|Original language||American English|
|Title of host publication||Encyclopedia of Criminology and Criminal Justice|
|Editors||Gerben Bruinsma, David Weisburd|
|Place of Publication||New York|
|State||Published - 2014|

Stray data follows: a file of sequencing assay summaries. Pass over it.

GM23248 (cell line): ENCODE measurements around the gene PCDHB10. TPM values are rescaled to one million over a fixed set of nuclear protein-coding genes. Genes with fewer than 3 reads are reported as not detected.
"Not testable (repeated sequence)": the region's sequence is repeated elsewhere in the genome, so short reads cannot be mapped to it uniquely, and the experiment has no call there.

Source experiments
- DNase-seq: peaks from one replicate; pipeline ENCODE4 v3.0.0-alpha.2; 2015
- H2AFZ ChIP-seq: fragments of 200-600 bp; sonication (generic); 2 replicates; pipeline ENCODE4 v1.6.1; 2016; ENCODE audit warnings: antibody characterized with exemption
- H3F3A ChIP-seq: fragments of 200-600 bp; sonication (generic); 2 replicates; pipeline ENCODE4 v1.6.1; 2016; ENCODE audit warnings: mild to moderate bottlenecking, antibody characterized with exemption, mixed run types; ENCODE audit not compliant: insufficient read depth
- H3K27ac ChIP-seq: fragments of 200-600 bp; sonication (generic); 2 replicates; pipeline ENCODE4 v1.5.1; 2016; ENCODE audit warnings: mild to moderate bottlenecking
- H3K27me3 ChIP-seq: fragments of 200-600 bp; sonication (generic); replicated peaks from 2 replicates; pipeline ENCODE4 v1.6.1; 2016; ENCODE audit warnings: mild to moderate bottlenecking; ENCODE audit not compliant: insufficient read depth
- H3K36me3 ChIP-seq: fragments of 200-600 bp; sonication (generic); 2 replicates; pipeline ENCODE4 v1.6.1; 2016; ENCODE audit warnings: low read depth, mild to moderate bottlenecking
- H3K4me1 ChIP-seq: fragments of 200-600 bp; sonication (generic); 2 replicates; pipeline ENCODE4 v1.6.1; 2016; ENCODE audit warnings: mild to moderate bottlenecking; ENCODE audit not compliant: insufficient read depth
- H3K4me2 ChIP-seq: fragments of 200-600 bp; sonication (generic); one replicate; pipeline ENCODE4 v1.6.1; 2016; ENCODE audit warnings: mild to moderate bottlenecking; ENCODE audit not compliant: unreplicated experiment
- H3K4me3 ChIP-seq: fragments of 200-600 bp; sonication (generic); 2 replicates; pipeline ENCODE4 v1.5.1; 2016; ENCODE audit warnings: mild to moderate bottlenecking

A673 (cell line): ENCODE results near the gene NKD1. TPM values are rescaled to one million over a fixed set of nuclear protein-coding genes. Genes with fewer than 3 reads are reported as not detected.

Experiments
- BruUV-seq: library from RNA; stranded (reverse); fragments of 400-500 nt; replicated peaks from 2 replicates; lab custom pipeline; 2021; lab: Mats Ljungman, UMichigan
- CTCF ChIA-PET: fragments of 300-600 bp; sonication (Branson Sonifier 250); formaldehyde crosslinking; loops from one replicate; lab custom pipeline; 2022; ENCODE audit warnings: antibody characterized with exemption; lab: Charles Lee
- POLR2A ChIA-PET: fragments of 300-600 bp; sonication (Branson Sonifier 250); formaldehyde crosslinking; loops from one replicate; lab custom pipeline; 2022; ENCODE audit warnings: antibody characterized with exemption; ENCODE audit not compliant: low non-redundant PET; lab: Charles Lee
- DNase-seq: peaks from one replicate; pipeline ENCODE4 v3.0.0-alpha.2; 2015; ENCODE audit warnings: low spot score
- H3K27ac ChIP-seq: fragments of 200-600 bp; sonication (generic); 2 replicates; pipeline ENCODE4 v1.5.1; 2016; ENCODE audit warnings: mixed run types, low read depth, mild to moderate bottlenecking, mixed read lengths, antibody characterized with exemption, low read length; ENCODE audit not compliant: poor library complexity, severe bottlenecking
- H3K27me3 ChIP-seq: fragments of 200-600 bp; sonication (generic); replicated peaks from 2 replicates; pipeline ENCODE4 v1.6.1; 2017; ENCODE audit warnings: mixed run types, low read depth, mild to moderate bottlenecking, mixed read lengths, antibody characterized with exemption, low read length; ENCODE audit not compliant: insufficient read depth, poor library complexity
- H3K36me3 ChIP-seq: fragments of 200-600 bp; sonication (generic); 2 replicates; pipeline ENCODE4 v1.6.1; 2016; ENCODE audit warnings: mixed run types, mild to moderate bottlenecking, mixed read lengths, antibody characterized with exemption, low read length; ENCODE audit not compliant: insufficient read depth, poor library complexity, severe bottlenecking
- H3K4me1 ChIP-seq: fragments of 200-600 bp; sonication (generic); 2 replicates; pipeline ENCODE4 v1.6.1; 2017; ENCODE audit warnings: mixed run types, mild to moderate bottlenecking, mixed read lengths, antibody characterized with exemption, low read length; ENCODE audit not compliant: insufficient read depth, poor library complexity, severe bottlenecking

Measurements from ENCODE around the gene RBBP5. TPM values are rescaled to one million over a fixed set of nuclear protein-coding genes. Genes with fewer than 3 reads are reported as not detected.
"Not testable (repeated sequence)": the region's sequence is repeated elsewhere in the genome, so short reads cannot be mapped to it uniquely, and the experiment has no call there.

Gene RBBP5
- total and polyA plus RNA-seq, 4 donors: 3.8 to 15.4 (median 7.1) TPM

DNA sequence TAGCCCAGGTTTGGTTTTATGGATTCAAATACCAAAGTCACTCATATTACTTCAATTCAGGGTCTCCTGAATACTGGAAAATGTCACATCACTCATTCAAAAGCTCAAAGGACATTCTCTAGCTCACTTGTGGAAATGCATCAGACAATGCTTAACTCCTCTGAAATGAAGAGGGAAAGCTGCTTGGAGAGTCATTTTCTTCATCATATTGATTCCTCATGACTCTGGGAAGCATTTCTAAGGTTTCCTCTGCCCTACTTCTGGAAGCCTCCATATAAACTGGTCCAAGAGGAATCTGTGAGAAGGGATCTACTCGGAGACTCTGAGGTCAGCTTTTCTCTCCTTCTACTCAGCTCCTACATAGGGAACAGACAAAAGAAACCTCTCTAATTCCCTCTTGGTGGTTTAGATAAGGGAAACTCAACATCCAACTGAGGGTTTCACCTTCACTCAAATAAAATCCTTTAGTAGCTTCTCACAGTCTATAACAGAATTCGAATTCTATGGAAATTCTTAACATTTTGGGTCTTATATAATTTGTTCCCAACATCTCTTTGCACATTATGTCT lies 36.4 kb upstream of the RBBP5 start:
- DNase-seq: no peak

Experimental criminologists pay close attention to baseline equality between the treatment and control groups. When the study groups are not similar to one another, this introduces biases and confusion in the interpretation of the treatment effect. Often simple random assignment procedures are used to create similar groups, where the entire sample is divided in half into treatment and control conditions. However, research shows that this simple process does not always work. By chance alone, one group can be larger and have more of a particular type of participants or type of traits. Such instances make it difficult to compare “like with like,” which is one of the cornerstones of randomized controlled trials. Instead, experimentalists and statisticians advise using randomized block designs, in which cases are randomly assigned within homogeneous blocks of participants, rather than from the overall sample. The variance within the blocks is minimized, which decreases the experimental "noise' and increases the statistical power of the test Randomized block designs can also be used to "force" size equality in order to create exactly the same group sizes, something which cannot be done with simple random assignment. Below, instances in which it is optimal to use randomized block experiments are discussed, as well as how to design them, and the obstacles to avoid when using these designs. The general type of randomized block designs is introduced along with two special cases: permuted randomized block designs and matched pairs, which are useful in small-scale studies where group-size equality is particularly important and when unmasking of the random allocation sequence does not create a source of concern.